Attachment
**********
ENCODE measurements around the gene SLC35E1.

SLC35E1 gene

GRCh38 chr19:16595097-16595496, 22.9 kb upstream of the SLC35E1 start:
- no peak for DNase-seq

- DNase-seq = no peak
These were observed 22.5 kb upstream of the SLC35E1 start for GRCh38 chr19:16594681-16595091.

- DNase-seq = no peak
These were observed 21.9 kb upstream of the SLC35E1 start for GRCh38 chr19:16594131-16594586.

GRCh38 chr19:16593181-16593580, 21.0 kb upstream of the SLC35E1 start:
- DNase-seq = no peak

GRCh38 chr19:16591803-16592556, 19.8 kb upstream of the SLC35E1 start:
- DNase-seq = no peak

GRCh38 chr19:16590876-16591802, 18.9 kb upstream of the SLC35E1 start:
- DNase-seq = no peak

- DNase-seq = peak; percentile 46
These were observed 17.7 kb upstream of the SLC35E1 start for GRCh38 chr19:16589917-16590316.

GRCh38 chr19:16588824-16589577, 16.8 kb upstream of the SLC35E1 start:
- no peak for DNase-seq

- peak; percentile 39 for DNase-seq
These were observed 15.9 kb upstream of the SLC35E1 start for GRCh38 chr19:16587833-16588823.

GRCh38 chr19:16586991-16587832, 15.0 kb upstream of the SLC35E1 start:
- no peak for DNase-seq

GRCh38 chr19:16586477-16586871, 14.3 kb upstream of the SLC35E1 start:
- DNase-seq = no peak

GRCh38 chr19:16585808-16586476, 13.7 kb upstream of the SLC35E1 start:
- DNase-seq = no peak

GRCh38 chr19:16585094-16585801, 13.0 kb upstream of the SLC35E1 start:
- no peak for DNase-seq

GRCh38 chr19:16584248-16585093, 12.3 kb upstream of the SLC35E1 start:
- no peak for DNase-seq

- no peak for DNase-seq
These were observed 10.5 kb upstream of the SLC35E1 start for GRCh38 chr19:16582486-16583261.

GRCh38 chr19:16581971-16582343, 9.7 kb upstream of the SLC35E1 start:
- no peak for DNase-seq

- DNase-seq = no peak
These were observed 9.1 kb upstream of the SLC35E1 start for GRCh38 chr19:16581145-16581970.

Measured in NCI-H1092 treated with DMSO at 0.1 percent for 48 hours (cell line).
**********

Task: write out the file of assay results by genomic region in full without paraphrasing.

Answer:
ENCODE measurements around the gene SLC35E1.

SLC35E1 gene

GRCh38 chr19:16595097-16595496, 22.9 kb upstream of the SLC35E1 start:
- no peak for DNase-seq

- DNase-seq = no peak
These were observed 22.5 kb upstream of the SLC35E1 start for GRCh38 chr19:16594681-16595091.

- DNase-seq = no peak
These were observed 21.9 kb upstream of the SLC35E1 start for GRCh38 chr19:16594131-16594586.

GRCh38 chr19:16593181-16593580, 21.0 kb upstream of the SLC35E1 start:
- DNase-seq = no peak

GRCh38 chr19:16591803-16592556, 19.8 kb upstream of the SLC35E1 start:
- DNase-seq = no peak

GRCh38 chr19:16590876-16591802, 18.9 kb upstream of the SLC35E1 start:
- DNase-seq = no peak

- DNase-seq = peak; percentile 46
These were observed 17.7 kb upstream of the SLC35E1 start for GRCh38 chr19:16589917-16590316.

GRCh38 chr19:16588824-16589577, 16.8 kb upstream of the SLC35E1 start:
- no peak for DNase-seq

- peak; percentile 39 for DNase-seq
These were observed 15.9 kb upstream of the SLC35E1 start for GRCh38 chr19:16587833-16588823.

GRCh38 chr19:16586991-16587832, 15.0 kb upstream of the SLC35E1 start:
- no peak for DNase-seq

GRCh38 chr19:16586477-16586871, 14.3 kb upstream of the SLC35E1 start:
- DNase-seq = no peak

GRCh38 chr19:16585808-16586476, 13.7 kb upstream of the SLC35E1 start:
- DNase-seq = no peak

GRCh38 chr19:16585094-16585801, 13.0 kb upstream of the SLC35E1 start:
- no peak for DNase-seq

GRCh38 chr19:16584248-16585093, 12.3 kb upstream of the SLC35E1 start:
- no peak for DNase-seq

- no peak for DNase-seq
These were observed 10.5 kb upstream of the SLC35E1 start for GRCh38 chr19:16582486-16583261.

GRCh38 chr19:16581971-16582343, 9.7 kb upstream of the SLC35E1 start:
- no peak for DNase-seq

- DNase-seq = no peak
These were observed 9.1 kb upstream of the SLC35E1 start for GRCh38 chr19:16581145-16581970.

Measured in NCI-H1092 treated with DMSO at 0.1 percent for 48 hours (cell line).